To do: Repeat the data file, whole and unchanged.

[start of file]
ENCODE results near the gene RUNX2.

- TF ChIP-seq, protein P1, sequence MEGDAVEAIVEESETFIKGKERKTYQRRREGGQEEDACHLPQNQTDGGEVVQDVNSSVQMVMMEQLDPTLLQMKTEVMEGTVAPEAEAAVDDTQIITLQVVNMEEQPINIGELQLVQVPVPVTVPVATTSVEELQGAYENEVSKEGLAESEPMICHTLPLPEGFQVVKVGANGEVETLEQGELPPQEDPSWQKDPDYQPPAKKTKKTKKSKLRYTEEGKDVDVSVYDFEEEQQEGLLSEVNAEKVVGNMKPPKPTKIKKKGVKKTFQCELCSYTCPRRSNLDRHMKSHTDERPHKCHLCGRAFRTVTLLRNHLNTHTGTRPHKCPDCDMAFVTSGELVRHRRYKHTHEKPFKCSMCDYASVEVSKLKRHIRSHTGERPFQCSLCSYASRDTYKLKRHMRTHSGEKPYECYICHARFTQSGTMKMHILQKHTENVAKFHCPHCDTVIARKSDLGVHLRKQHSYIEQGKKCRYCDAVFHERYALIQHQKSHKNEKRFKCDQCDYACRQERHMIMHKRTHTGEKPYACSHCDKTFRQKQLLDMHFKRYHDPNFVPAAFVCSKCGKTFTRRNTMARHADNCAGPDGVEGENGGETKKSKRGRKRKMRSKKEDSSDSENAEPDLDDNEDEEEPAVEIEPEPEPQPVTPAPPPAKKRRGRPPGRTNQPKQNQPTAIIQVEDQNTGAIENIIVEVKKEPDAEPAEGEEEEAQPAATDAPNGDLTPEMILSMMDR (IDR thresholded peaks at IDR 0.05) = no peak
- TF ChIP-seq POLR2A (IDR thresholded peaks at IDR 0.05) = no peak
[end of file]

ENCODE results near the gene RUNX2.

- TF ChIP-seq, protein P1, sequence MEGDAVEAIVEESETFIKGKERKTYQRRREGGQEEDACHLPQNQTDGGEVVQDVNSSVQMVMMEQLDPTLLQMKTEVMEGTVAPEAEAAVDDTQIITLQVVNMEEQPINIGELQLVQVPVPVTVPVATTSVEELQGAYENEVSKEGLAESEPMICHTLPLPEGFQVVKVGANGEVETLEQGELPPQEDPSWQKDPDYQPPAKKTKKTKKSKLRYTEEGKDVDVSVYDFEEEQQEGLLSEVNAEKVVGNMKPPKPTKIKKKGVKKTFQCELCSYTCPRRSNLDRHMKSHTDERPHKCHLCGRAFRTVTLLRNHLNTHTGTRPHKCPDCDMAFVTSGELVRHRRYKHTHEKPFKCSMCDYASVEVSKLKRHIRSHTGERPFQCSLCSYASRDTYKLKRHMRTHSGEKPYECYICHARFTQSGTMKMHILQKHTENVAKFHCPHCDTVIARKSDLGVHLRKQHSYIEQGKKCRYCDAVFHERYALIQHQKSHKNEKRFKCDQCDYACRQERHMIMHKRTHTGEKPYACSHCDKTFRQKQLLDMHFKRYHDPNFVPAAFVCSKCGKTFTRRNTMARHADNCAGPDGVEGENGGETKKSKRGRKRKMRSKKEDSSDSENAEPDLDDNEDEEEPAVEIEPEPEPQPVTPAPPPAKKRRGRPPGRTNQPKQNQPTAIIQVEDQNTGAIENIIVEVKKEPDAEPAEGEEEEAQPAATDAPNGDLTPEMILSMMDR (IDR thresholded peaks at IDR 0.05) = no peak
- TF ChIP-seq POLR2A (IDR thresholded peaks at IDR 0.05) = no peak